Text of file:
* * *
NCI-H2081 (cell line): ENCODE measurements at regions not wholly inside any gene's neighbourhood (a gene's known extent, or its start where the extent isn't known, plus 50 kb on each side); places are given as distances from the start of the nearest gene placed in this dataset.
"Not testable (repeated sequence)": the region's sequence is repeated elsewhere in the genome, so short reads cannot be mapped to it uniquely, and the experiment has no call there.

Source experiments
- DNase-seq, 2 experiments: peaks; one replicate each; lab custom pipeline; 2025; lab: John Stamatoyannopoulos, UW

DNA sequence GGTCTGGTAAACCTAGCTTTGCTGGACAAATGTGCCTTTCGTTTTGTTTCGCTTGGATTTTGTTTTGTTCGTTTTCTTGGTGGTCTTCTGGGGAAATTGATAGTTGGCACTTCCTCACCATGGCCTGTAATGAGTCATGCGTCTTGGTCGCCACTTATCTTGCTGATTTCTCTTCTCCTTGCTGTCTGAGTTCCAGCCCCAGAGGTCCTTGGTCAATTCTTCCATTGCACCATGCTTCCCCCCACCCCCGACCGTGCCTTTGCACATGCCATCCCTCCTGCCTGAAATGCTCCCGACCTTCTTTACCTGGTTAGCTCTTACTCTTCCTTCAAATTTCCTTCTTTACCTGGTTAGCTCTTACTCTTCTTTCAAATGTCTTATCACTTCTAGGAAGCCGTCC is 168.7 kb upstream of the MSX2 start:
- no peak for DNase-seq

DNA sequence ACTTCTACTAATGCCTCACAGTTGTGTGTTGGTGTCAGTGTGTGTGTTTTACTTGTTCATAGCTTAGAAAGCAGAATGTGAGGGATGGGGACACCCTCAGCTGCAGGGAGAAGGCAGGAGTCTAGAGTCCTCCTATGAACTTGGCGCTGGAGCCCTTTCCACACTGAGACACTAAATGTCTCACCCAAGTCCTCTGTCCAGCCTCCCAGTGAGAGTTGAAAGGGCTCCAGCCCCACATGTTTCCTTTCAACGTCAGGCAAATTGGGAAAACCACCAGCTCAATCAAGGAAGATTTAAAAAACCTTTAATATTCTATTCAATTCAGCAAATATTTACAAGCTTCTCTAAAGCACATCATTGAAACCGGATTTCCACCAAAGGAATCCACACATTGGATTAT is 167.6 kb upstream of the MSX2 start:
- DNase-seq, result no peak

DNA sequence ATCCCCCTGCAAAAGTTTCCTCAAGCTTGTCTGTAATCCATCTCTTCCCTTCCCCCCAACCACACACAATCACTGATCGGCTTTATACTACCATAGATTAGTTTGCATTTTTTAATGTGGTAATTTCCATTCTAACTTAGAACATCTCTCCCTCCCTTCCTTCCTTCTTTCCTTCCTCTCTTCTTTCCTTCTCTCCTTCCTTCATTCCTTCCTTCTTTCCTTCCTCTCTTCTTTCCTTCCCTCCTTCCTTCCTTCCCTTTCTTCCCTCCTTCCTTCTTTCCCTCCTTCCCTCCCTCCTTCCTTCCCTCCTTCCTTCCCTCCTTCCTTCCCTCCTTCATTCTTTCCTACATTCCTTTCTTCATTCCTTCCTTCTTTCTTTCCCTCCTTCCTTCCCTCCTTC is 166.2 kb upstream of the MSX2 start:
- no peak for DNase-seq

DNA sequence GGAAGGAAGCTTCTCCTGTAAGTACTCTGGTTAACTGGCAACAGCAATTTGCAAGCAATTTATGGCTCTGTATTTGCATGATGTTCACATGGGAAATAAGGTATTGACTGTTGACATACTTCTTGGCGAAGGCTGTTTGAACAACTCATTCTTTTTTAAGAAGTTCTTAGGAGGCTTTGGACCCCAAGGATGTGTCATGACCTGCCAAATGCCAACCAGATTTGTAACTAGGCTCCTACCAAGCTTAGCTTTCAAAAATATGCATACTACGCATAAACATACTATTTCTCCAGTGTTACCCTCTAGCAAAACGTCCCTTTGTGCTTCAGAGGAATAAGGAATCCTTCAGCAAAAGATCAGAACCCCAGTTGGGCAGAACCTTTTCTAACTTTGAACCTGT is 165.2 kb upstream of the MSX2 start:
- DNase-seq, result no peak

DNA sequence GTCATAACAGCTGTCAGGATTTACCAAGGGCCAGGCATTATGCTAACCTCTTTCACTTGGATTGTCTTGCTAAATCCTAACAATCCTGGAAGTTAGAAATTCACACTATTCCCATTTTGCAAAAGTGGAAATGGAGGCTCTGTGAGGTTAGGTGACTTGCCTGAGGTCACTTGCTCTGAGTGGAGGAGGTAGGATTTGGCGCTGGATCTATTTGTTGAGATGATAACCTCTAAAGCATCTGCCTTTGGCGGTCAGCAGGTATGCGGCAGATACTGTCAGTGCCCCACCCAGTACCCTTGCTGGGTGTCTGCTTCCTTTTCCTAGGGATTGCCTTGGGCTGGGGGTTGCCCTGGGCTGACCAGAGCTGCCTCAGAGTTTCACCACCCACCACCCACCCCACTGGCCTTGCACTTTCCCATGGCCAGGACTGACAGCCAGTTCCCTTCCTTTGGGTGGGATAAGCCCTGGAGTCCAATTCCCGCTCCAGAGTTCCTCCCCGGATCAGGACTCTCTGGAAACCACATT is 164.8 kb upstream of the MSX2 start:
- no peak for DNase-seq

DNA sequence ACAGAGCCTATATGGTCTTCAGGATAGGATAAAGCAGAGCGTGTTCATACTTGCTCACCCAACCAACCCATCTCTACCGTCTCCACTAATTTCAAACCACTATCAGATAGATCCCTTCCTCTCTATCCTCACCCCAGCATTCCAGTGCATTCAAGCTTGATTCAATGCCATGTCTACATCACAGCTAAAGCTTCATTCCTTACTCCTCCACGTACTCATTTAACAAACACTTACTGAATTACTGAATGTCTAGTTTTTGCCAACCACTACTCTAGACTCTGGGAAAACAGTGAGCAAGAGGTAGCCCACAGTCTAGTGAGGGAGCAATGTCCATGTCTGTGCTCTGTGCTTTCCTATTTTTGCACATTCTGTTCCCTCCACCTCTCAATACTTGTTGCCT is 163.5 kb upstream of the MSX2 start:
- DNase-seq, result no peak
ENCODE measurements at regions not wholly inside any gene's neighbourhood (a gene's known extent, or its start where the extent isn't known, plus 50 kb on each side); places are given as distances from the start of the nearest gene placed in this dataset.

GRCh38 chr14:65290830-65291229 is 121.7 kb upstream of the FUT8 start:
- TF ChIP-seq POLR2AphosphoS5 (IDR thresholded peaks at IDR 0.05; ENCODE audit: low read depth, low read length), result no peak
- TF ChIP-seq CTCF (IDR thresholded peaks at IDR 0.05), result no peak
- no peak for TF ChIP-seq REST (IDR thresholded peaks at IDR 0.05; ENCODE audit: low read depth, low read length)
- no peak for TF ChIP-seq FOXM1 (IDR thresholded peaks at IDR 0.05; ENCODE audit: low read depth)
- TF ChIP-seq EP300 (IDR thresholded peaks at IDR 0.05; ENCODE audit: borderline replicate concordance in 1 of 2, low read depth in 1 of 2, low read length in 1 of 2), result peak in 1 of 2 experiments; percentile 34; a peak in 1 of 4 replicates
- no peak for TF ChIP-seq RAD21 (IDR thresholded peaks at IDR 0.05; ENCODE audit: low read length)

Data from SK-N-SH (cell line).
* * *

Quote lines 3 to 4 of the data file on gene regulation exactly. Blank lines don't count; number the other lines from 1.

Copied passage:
Source experiments
- DNase-seq, 2 experiments: peaks; one replicate each; lab custom pipeline; 2025; lab: John Stamatoyannopoulos, UW